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What are sustainable materials?
Metiu is a small newly opened interior design business that aims to cover different issues, from sustainability to social, from equal opportunities to education, from giving space to emerging artists and artisans to the most disadvantaged.

With this article we would like to address our ideas and our vision on sustainability in interior design and on the eco-values that we pursue day by day.

In a world where sustainability is a daily topic, it feels right to apply it to the design world as well. If we think about all the products and materials in our houses, shops, restaurants and cities we realise straight away that we are talking about an enormous number of items.

However, have you ever wondered where these materials come from? How have they been produced? Who has produced them? And how? Ultimately, how did they arrive in our lives?

The answers to these questions aren’t always easy to find, however it is hidden in these answers if we are helping or destroying our planet.

As we have already mentioned above, it is easy to understand that every sector that surrounds us follows a production chain. How can we, in our small lives, do something to help the environment of today and the one that will surround our children in twenty years time?

For what concerns our houses, we know that we want them to look beautiful, but wouldn’t it be better if they also did something good?

It should be relatively easy to take more sustainable paths when decorating interiors. Just by buying and using natural materials such as wood, marble, ceramic, wool, you could have a different impact. Yet it is not always as simple as it seems. Often these materials are produced in an unsustainable way, or without taking into account their durability. The era in which we live in, is based on consumption, on constantly buying new products, on looking for a lower offer with the conviction of saving.

Unfortunately, or fortunately, these beliefs do not apply when it comes to interiors. In fact, if a product is cheap today, it will be expensive in the long term. To better explain this concept just think of a £ 20 desk; at first glance it would seem a great deal, yet the low price tells us that it was probably produced with poor materials and in a company that produces thousands of identical desks per minute. What happens when you buy such a desk is that in a year or at most two, in the best of cases, it will break and will be fixed or changed.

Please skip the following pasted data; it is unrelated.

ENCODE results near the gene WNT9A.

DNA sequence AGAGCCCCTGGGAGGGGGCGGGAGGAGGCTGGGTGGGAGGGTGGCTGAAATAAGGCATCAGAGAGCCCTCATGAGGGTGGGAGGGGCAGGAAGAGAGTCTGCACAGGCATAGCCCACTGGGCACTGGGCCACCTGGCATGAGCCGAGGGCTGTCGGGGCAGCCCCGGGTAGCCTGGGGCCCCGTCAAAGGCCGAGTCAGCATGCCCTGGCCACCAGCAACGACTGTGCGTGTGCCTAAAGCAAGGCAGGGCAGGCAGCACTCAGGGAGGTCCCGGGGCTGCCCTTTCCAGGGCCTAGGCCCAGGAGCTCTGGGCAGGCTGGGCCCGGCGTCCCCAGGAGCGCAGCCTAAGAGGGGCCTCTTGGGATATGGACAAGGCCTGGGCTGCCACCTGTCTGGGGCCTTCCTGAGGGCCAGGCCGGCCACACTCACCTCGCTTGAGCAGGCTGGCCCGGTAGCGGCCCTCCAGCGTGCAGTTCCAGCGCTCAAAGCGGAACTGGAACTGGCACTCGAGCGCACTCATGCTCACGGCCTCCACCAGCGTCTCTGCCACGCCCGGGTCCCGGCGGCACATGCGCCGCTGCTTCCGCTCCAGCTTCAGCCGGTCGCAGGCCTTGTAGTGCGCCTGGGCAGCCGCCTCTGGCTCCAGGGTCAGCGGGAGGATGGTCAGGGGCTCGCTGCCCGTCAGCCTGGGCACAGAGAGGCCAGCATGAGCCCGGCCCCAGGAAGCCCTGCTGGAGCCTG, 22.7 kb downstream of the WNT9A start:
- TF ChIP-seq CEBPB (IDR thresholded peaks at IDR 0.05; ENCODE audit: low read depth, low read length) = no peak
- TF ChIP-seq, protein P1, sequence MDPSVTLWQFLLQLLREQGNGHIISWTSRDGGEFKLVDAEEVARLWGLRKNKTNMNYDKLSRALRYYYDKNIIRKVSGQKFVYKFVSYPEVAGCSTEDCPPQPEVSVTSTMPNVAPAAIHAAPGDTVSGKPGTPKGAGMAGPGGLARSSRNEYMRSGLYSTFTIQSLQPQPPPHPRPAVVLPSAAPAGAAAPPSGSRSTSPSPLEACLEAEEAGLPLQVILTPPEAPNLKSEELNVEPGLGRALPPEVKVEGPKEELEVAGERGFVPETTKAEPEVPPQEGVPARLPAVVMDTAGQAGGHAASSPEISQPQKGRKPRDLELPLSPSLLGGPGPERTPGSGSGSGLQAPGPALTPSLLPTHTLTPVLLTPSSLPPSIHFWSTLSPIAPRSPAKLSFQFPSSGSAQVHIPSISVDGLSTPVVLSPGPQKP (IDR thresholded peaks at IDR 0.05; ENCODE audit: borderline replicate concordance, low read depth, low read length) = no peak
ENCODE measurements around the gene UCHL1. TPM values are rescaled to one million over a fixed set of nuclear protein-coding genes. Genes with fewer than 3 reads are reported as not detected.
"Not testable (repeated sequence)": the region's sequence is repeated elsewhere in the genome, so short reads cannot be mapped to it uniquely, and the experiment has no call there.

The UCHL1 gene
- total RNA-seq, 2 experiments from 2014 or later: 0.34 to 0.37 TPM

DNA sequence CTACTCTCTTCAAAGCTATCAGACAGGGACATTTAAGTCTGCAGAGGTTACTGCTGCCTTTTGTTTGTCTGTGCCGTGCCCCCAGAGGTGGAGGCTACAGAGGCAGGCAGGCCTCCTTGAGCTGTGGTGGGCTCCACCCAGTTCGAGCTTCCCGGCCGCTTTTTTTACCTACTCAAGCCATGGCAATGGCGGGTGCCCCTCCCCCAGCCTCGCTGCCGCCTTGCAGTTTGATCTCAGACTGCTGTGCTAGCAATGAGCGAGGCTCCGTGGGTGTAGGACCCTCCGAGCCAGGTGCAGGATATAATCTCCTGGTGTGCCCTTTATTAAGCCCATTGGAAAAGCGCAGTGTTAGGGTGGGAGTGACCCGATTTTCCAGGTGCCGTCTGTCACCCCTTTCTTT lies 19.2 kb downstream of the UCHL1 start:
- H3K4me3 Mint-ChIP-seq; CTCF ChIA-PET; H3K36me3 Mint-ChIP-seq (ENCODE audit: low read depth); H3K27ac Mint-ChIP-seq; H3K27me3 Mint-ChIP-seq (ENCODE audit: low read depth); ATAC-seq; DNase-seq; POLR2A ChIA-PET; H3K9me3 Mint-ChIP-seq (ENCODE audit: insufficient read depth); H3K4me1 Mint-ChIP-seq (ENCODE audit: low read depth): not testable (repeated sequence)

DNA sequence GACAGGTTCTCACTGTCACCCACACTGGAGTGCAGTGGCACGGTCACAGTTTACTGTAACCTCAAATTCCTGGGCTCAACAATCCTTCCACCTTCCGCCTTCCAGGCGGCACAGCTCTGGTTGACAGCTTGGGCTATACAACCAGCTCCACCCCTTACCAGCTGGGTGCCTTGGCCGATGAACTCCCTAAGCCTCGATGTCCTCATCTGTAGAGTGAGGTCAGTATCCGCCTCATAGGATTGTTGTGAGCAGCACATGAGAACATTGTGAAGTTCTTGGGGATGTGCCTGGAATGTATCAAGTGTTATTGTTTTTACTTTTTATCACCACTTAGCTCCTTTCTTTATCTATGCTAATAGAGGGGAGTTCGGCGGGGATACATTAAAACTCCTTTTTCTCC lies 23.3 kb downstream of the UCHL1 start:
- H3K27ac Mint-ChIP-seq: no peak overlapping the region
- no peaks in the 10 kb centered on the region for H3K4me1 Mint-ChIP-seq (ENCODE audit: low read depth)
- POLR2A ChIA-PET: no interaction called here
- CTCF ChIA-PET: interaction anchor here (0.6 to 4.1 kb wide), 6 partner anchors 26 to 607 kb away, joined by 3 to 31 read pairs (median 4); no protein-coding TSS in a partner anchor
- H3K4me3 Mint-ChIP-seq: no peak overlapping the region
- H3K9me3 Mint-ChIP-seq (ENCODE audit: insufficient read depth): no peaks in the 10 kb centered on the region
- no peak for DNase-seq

Would you fix a desk that you paid only £ 20 two years ago? Or would you buy another, the same one, at the same price? If your answer is fixing what is broken, congratulations! You are helping yourself, your finances and the environment.

Unfortunately, however, most people would opt for the second option, throwing away what is broken to buy what is cheap. What has this type of person achieved? He simply delayed a higher expense for a very poor product. He paid £ 40 for two desks, and guess what? In two years at the most, he will spend another 20, and so on. Here the mysterious mechanism that governs our lives today is revealed. Perhaps the best desk is precisely the one produced in smaller quantities, by an expert craftsman, with top quality and perhaps recycled materials. Of course, the initial cost will be higher, but it will be the desk where your children and your children’s children can also study and/or work.

What are examples of sustainable design?
We have many examples of companies, artists, designers and artisans who are trying to focus more on sustainability. Yet the results are not always as sustainable as they seem; they are often a cover, a marketing gimmick. This practice is called green-wash. How to recognize a genuine initiative from a simple green-wash? It is not so easy to differentiate the two; we have collected a few of the countless examples of ethical business choices to offer you options in different areas:

• Pentatonic: Tableware out of recycled smartphones

• Heal’s: Fashion collection from fashion industry waste

• Elvis & Cresse: Bags from rescued fire hoses

• Vitra: Bath that consumes less water

• Waste House: University of Brighton student project

• Edward Bulmer: Natural paint manufacturer

• The national trust headquarters: Eco-friendly office

A sustainable business, together.
Metiu is aware of today’s social and environmental dynamics. It wants to be part of the change, it wants to build lasting furniture, ideas and lifestyles both for the protection of the planet and for future generations.

We know that the path to starting a completely sustainable company is an obstacle course nowadays. There are details that are beyond our choices and control. It is actually difficult to know the exact life cycle of a product; where does it come from, how it was produced, who worked in the production and in what conditions, how it was transported, how the energy of the company that produces it is produced and endless other questions to which it is often difficult to find an answer.

In our own small way Metiu will always try to opt for choices and products that are as sustainable as possible; we aim to improve day after day and keep up to date with new discoveries or business applications to have a reduced footprint.

In small steps, sustainability will no longer be a central topic but only a normal lifestyle that will unite the entire human species

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